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As cyber-attacks spread like wildfire, credit unions are counting down the FFIEC deadline that mandates stronger online authentication.

The FFIEC requires that financial institutions implement multifactor authentication by Dec. 31 for customers logging-in to accounts online.

Most of the credit unions that have stepped up to the plate are using solutions that rely entirely on software, not hardware tokens or cards.

The Credit Union Journal surveyed six of the software-based solutions on the market, all of which require passwords or PINs as the first of the multiple authenticating factors.

For the second factor, all solutions authenticate the user's existing device, such as a computer or phone, by identifying user behavior patterns and technical profiles, such as Internet Protocol address, Internet Service Provider, PC and browser settings and geographic location.

None of the products disrupts the user's experience or requires additional hardware or software installed on the member's PC, according to the providers. Here's what CU users had to say:

Cavion Plus Software Token

First-time users enter a randomly generated security code to register their computers and install a browser cookie. In addition to registering their computers, users also see a personally chosen word or phrase at log-in before they enter a PIN.

"We feel it is important to ensure that our members are using the most technologically secure method of accessing their accounts."

- Karyl Body, website administrator, Retail Employees CU, Atlanta, $36 million.

Corillian Intelligent Authentication

As a complement to the Corillian Corp. online banking suite, Intelligent Authentication attracted nine credit union users in its first three months of release.

"Corillian's solution is unobtrusive, low maintenance and easy for the member. Most of our homebanking activity occurs during work hours, and this solution does not require any physical token to be utilized or thin client to be placed on the desktop, which could be forbidden by an employer."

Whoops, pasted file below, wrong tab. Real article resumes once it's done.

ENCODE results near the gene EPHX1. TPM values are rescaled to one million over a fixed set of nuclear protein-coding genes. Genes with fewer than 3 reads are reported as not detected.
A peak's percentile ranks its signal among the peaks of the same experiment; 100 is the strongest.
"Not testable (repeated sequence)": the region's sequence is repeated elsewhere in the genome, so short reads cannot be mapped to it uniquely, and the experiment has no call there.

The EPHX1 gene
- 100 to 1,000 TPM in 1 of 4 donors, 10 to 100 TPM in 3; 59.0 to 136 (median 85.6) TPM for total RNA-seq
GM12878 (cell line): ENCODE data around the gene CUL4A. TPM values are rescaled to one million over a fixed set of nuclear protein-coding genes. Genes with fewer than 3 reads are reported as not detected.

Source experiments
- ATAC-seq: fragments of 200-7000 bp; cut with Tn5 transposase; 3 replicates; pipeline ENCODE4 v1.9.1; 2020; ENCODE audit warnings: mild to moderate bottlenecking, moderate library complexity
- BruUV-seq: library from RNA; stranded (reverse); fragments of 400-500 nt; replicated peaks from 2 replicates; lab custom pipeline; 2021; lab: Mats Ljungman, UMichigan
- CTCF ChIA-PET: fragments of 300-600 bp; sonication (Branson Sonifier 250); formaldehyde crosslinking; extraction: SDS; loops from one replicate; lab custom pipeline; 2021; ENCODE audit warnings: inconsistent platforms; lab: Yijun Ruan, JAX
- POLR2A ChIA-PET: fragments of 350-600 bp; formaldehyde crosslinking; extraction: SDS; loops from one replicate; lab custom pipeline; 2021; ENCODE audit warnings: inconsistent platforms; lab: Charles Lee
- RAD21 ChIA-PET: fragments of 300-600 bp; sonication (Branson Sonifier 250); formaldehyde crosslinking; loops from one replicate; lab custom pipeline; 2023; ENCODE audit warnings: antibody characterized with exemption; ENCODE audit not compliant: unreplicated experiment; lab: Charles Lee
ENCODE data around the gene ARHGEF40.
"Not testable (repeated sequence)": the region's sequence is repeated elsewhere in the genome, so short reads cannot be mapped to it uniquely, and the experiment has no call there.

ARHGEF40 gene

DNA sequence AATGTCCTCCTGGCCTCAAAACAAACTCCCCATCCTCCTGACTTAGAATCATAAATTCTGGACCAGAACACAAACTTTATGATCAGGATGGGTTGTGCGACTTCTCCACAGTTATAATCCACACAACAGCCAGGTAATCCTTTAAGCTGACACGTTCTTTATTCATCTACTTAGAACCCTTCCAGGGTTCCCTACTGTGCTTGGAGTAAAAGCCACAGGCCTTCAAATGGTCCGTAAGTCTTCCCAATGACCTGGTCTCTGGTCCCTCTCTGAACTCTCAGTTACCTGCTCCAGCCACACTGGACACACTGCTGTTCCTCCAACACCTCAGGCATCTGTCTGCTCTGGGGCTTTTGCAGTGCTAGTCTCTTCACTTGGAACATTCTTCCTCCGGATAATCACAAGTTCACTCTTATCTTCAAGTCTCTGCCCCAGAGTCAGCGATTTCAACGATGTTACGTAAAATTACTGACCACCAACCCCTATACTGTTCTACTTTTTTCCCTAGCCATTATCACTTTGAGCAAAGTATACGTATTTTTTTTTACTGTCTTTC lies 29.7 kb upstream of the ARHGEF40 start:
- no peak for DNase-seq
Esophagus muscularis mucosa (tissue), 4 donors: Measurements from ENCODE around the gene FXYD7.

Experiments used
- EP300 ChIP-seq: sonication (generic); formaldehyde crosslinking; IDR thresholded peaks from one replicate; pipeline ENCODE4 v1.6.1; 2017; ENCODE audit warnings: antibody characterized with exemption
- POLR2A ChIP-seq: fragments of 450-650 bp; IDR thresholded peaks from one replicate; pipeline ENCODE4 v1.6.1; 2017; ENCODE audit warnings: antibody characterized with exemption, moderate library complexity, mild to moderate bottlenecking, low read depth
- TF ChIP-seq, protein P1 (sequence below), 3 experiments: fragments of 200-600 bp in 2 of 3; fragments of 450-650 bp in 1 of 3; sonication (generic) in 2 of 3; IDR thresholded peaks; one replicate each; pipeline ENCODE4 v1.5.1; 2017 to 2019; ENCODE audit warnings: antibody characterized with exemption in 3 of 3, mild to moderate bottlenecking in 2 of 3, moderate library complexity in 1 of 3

- Greg Gallant, CTO, Texans CU, Richardson, Texas, $1.5 billion.

Cyota eSphinx

eSphinx is one member of Cyota's online security and anti-fraud family, which includes phishing, transaction fraud and website validation solutions. Cyota prides itself on its fraud-tracking network, which collects fraud patterns from financial institutions worldwide. eSphinx then uses that data to block future fraudulent log-ins.

"We like the layered approach the Cyota products offer and the fact that they can work in conjunction with the existing layers of security we already have in place. Cyota's competitors offer some of the functionality that Cyota does, but we want our member information protected by the additional layers of security that Cyota offers."

- Jim Watts, CIO, Royal CU, Eau Claire, Wis., $695 million.

Level 9 Safe2Login

Recipient of the 2005 CUNA Technology Council Future Forum "Best of Show" award, Safe2Login uses challenge questions to verify member identity before issuing a one-time, on-screen security code.